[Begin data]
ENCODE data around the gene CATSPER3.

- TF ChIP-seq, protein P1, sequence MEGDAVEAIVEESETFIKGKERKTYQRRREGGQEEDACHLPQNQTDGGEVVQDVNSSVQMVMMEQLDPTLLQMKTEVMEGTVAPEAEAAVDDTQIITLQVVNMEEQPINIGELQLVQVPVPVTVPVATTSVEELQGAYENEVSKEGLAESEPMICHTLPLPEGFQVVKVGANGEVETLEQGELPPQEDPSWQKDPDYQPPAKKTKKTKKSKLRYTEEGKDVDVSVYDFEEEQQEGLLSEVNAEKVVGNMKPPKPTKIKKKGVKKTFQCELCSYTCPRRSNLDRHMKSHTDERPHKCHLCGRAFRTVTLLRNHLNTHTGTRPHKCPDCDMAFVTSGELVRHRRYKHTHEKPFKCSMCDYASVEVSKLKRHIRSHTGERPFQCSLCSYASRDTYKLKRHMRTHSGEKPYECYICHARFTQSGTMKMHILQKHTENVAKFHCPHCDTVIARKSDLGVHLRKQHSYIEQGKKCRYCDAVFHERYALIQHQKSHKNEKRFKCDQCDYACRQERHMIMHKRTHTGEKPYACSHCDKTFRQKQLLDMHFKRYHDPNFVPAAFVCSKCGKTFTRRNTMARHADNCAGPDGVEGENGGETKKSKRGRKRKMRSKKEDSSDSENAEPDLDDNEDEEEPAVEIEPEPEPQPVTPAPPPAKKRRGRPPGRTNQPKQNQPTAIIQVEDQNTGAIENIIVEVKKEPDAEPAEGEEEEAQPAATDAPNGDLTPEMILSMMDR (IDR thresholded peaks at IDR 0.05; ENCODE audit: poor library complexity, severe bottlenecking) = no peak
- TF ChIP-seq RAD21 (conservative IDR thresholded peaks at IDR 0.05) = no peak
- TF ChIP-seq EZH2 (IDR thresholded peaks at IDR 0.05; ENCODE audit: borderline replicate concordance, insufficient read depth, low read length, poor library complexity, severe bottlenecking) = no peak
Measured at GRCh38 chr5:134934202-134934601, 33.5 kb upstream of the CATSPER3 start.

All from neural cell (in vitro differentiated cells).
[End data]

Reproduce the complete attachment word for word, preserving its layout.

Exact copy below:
ENCODE data around the gene CATSPER3.

- TF ChIP-seq, protein P1, sequence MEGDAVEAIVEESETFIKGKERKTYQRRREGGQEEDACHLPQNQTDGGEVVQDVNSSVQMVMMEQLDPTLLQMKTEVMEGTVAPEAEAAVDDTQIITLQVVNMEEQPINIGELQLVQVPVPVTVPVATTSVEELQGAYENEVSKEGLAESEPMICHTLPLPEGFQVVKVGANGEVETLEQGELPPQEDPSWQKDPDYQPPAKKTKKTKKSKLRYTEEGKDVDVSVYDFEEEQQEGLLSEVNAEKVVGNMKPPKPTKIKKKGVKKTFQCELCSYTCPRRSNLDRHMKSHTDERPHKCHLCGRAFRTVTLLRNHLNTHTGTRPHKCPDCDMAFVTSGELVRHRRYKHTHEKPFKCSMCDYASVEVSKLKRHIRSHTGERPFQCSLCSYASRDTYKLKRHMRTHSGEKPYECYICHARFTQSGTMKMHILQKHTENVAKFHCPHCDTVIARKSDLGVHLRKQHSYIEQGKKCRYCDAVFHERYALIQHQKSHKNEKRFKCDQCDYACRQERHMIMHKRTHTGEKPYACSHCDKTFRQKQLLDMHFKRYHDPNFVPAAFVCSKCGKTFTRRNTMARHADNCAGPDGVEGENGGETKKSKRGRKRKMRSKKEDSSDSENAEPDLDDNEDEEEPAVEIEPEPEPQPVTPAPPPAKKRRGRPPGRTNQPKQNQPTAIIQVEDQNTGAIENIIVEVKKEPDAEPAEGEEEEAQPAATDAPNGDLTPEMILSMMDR (IDR thresholded peaks at IDR 0.05; ENCODE audit: poor library complexity, severe bottlenecking) = no peak
- TF ChIP-seq RAD21 (conservative IDR thresholded peaks at IDR 0.05) = no peak
- TF ChIP-seq EZH2 (IDR thresholded peaks at IDR 0.05; ENCODE audit: borderline replicate concordance, insufficient read depth, low read length, poor library complexity, severe bottlenecking) = no peak
Measured at GRCh38 chr5:134934202-134934601, 33.5 kb upstream of the CATSPER3 start.

All from neural cell (in vitro differentiated cells).